American police have been welcomed to Scotland for a “masterclass” by Scottish officers.
Among their activities, they spent time on patrol with the Greater Glasgow Division.
It comes after 14 senior Scottish police travelled to Washington DC earlier this year.
The trip is part of a programme aiming to help improve trust and confidence in policing in both Scotland and the US.
They have shared their experiences of policing with one another, as well as ideas for improvement.
As part of their trip to the States, Scottish police officers met with bosses from Washington’s Metropolitan Police Department and Baltimore Police.
They also spoke with US Capitol Police about the attack that took place on January 6 last year ahead of the inauguration of Joe Biden as President.
Last week, 15 American delegates from major police departments in the US, including New York, Los Angeles and Tucson made a reciprocal to Scotland.
They heard about Police Scotland reform, as well as touring the Scottish Parliament.
And they also made visits to sites across the Police Scotland estate including its HQ at Tulliallan, as well as spending time on patrol around the Greater Glasgow Division.
Their trip to Scotland concluded with the group observing the policing operator in and around Hampden Stadium for the Scottish Cup Final.
Deputy chief constable Will Kerr outlined the benefits in sharing policing experiences.
“Police Scotland’s statutory mission is to improve the safety and wellbeing of people, places and communities, and this partnership work enables us to continue to develop how we do this,” said Kerr.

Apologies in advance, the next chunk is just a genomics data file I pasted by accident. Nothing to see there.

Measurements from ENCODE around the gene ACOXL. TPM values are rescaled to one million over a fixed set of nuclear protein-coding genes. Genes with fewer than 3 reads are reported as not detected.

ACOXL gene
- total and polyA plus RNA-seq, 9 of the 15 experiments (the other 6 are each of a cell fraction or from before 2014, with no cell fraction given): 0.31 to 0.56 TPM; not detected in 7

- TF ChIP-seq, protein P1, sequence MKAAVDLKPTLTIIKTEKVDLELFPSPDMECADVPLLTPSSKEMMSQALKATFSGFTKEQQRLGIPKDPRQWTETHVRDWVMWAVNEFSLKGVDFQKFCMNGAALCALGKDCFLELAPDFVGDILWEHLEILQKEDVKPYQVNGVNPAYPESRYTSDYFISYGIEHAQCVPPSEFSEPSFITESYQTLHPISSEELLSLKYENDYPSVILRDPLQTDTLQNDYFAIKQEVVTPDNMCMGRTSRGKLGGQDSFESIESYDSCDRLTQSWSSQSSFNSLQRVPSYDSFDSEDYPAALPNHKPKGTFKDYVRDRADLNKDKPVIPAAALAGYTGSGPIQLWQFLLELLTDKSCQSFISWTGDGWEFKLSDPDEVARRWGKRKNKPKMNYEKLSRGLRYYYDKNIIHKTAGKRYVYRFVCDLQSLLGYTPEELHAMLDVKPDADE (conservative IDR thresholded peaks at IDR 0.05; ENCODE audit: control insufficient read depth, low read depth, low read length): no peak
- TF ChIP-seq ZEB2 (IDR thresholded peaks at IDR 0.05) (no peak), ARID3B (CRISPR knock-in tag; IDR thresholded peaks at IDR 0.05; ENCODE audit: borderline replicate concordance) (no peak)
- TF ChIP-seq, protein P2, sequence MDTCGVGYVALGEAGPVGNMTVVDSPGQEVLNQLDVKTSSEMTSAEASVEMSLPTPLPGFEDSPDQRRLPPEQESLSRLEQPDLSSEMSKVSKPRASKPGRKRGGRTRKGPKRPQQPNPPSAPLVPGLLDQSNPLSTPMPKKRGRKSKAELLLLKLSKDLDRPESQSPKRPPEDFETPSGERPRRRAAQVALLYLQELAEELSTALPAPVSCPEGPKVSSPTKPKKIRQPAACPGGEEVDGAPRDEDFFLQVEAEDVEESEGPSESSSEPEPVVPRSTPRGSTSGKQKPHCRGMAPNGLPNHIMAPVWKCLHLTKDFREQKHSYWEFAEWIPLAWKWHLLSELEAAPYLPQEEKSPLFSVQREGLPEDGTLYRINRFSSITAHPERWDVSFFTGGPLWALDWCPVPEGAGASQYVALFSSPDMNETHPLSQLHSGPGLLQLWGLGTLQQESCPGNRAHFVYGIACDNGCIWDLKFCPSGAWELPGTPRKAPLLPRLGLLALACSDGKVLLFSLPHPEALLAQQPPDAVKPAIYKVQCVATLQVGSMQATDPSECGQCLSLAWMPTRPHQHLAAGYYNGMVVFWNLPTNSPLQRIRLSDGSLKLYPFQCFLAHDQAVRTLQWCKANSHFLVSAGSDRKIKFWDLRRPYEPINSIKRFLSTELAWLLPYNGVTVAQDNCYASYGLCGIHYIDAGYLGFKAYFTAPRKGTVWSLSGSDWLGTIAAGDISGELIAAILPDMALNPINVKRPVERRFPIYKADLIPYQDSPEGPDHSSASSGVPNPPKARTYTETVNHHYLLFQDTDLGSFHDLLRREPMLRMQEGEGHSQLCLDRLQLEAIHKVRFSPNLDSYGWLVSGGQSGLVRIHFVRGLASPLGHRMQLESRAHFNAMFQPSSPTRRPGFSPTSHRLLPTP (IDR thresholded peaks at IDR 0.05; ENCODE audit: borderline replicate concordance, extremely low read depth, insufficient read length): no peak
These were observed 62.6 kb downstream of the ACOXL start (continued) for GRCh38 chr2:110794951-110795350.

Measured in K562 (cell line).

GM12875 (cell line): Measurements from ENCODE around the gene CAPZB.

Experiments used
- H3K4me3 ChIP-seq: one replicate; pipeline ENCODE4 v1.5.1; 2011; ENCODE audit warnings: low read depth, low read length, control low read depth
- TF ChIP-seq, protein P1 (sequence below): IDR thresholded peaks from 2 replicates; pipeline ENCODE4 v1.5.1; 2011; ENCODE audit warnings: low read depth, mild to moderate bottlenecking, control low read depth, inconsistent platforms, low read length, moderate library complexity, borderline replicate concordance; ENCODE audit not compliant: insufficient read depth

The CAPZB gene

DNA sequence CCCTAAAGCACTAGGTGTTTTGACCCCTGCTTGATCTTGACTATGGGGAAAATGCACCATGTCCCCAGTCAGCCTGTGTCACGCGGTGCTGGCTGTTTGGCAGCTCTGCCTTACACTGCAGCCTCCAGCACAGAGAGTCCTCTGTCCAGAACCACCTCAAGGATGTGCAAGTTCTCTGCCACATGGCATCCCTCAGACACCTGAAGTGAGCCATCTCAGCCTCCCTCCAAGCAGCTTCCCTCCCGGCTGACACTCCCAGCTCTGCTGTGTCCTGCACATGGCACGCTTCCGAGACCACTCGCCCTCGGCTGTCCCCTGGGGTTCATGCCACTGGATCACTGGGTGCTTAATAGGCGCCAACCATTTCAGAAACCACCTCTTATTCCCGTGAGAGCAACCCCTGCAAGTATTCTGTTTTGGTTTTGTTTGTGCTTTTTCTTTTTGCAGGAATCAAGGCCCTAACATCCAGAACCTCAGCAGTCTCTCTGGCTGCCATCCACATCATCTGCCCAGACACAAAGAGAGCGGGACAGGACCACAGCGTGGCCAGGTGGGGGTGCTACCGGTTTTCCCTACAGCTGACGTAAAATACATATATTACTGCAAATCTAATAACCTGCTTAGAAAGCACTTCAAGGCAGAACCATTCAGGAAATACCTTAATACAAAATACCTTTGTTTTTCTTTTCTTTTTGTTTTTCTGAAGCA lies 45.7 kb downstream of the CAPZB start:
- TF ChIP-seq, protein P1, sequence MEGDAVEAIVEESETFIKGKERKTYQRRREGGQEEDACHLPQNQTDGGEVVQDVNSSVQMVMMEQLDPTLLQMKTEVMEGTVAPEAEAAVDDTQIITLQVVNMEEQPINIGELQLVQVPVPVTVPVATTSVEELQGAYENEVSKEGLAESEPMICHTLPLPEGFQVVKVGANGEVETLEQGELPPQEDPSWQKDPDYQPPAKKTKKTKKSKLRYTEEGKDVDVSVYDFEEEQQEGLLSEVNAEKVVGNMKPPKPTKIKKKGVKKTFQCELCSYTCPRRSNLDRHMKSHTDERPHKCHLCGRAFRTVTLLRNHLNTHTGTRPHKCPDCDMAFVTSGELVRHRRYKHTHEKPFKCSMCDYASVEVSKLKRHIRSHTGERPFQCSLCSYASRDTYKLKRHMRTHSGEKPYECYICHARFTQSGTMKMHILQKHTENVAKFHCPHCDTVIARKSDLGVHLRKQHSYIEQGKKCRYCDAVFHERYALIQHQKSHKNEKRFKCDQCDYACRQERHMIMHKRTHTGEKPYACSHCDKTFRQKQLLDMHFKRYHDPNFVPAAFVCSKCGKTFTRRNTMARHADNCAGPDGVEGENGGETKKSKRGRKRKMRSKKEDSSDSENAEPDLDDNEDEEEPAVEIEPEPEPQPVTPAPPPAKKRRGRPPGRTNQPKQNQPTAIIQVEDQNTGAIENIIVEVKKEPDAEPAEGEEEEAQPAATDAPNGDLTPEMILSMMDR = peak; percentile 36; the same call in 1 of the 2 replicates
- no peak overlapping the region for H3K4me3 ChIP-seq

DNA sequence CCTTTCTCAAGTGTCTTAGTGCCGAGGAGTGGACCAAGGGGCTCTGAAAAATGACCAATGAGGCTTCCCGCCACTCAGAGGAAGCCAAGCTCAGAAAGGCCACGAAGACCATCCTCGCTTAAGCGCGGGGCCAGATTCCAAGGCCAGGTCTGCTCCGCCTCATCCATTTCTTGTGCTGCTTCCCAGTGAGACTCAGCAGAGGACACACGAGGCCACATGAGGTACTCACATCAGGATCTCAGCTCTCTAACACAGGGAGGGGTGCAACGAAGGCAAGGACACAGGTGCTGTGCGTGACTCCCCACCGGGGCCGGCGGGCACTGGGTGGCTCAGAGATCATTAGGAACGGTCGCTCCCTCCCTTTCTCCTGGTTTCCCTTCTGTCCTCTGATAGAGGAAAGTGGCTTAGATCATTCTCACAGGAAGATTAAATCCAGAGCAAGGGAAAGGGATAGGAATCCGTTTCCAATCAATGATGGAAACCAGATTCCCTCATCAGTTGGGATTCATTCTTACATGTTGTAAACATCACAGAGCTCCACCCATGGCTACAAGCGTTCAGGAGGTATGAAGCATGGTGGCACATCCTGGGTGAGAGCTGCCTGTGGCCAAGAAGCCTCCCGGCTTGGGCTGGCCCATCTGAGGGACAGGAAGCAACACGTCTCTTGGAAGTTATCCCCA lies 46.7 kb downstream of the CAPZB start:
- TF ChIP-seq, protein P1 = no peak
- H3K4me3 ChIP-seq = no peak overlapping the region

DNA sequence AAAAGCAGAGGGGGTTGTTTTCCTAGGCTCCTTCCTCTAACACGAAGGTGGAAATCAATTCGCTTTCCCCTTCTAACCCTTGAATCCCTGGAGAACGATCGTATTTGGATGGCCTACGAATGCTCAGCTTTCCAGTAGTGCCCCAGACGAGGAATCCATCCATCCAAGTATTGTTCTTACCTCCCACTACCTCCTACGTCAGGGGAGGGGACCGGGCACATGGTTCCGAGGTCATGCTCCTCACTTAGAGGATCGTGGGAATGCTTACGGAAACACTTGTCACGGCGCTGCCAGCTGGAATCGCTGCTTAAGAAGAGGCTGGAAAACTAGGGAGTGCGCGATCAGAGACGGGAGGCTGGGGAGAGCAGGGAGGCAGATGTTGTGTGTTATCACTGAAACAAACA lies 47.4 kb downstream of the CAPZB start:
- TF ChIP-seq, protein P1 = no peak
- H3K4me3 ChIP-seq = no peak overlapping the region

“This sharing of international partnership experiences strengthens our ability to provide the best possible policing, for the public and our own people, as well as through key partners across Scotland.”
Deputy chief David Lazar of San Francisco Police Department said officers had been able to learn from each other.
“The international collaboration on policing between Police Scotland and US agencies has been powerful and extremely impactful for us, personally and professionally.
“We have been able to learn from one another on meaningful topics such as building trust and legitimacy in the communities we serve.
“Our professional engagement with one another allows us to learn best practice in policing, resulting in improved police service at a local level.”
Scotland’s justice secretary Keith Brown also spoke to the masterclass.
“I am continually struck by Police Scotland’s focus on human rights and this is one of the reasons why I feel Police Scotland is one of the most progressive police services in the world,” he said.
“They are a rights-based organisation that puts the values of integrity, fairness and respect at the heart of their work.
“To be able to share these values as part of collaborative sessions such as this will help build trust in policing both within Scotland and beyond and I hope the service will be hosting more of these sessions in the near future.”